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An Email Hack
Old 08-04-2017, 07:25 AM   #1
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An Email Hack

This may be nothing, but it's worrisome to me, and I am passing it on, because I couldn't find any reference to this kind of problem/hack? on Google.

So, here's how it started (I've changed the names). My friend's name is "johnsmith"

It came in on gmail, with the title "Urgent" , and read as follows:

"How are you? I made a trip, Please I need you to do me a favor..."

I naturally, clicked on the "Reply" and sent him a note... "How can I help?"

No answer for a half hour, then, a note back from him... "my email was hacked."

After an hour, I called him to see what happened. After several busy signals, I finally got through. He was frantic... Apparently his contact list or facebook list had been hacked, and the same message had been sent to everyone on the list. Well over 100 names, and everyone was writing and calling him to see if they could help.
.................................................. .......................

So here's how I think it worked:
1. His email address is "johnsmith@gmail.com"
2. When I went back to look at the Email, the "from" name was "John Smith via yahoo.com"
3. I didn't notice the "via" part.
4. When I went back to the original mail, and opened the extended address it showed:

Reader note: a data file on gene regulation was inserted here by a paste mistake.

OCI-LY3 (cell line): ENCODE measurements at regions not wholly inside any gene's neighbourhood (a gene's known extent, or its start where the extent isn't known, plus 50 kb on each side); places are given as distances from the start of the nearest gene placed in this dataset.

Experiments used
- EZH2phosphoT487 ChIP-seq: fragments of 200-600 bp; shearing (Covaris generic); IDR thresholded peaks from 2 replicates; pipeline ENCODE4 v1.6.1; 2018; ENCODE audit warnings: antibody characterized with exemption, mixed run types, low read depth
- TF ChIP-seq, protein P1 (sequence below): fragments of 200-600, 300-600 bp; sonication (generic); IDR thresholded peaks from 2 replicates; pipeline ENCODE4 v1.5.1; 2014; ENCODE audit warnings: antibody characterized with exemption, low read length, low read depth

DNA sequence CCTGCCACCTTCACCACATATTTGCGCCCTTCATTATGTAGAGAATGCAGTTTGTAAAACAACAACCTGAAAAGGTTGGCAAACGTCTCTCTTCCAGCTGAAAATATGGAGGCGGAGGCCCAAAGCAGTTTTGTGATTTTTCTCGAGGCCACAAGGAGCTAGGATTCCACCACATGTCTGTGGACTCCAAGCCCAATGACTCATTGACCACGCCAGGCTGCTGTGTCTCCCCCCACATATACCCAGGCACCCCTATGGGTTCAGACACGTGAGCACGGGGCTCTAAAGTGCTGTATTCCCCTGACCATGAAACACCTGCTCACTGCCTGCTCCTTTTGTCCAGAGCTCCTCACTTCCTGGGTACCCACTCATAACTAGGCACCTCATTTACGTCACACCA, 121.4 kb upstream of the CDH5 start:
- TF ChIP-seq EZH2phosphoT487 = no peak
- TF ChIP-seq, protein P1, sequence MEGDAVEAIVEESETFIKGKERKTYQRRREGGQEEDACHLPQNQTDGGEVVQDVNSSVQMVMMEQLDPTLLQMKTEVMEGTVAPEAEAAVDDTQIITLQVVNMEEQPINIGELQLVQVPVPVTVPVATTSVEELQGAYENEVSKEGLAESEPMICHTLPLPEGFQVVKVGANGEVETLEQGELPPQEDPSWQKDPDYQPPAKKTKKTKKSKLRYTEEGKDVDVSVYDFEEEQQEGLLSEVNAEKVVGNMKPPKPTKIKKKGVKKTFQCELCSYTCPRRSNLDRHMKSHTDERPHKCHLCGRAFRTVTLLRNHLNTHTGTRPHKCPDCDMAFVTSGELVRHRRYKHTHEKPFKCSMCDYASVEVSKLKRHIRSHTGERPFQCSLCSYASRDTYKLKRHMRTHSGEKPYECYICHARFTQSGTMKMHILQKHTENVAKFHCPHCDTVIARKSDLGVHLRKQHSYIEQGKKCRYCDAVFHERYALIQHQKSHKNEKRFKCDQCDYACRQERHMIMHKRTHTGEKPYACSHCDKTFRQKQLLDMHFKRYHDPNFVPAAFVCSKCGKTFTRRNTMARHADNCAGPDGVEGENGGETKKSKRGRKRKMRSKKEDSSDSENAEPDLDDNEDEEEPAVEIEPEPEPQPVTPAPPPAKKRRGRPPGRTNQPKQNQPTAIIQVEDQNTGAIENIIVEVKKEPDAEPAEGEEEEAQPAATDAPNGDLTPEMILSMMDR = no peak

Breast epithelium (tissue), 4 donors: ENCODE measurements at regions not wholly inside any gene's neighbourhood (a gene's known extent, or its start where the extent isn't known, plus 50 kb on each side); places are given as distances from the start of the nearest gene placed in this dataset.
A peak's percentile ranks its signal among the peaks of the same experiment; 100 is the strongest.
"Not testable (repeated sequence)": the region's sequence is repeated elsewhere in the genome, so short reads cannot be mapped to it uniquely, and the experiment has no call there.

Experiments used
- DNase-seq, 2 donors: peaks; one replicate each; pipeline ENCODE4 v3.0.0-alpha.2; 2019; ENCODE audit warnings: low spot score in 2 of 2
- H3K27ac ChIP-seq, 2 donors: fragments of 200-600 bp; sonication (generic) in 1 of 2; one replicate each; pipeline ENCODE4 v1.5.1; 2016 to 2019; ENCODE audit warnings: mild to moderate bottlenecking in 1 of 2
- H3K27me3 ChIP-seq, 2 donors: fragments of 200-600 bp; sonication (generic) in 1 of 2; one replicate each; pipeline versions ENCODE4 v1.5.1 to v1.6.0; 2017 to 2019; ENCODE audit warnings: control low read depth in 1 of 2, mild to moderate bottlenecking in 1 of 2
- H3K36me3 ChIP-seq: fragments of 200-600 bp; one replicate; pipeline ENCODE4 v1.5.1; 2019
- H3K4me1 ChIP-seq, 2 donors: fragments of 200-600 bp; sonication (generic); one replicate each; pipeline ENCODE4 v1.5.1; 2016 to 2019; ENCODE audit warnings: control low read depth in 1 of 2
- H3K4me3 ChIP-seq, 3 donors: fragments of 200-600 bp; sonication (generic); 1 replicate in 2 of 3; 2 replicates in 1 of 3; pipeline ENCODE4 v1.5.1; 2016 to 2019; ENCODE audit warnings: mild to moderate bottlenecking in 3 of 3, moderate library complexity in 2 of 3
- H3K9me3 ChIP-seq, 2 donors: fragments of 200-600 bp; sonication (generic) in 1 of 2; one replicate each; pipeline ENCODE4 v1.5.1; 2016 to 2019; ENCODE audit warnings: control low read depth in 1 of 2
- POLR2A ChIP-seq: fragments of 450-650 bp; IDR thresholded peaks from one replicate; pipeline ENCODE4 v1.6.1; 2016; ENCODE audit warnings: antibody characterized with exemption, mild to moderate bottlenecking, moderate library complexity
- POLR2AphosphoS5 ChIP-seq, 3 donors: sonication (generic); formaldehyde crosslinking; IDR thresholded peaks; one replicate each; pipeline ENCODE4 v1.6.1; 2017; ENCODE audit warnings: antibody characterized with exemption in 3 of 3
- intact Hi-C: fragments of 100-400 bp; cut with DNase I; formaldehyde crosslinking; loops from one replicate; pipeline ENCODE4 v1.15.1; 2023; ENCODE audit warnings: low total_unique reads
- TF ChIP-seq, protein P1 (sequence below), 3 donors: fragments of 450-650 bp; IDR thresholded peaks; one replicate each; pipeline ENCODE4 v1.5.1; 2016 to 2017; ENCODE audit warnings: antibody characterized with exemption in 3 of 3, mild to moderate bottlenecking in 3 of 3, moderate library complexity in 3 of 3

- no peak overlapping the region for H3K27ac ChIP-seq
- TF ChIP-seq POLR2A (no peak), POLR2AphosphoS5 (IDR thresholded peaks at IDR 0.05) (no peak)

"johnsmith <johnsmith@gmail.com> via yahoo.com ".
5. When I went back to look at my "reply", this is how it was addressed.

Quote:
itsme <itsme@gmail.com>
to: johnsmith <johnsmith@gmail.com>
date: Thu, Aug 3, 2017 at 10:33 AM
subject: Re: Urgent
mailed-by: gmail.com
6. No mention of the viayahoo.com but simply his normal address. John smith has no yahoo address, but I didn't know that.

.................................................. ....................................
Yeah... probably too much to process, but based on my friend's experience, which continues as more of his friends or contacts reply, I thought it serious enough, and tricky enough to be a real problem.... especially if my "itsme" email address could be the start of another hack... maybe directed at me. etc, etc.
In any case, it was enough reason to change my passwords... again. Let's hope this is just another "boy calling wolf".
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Old 08-04-2017, 07:44 AM   #2
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I would say it's a common thing.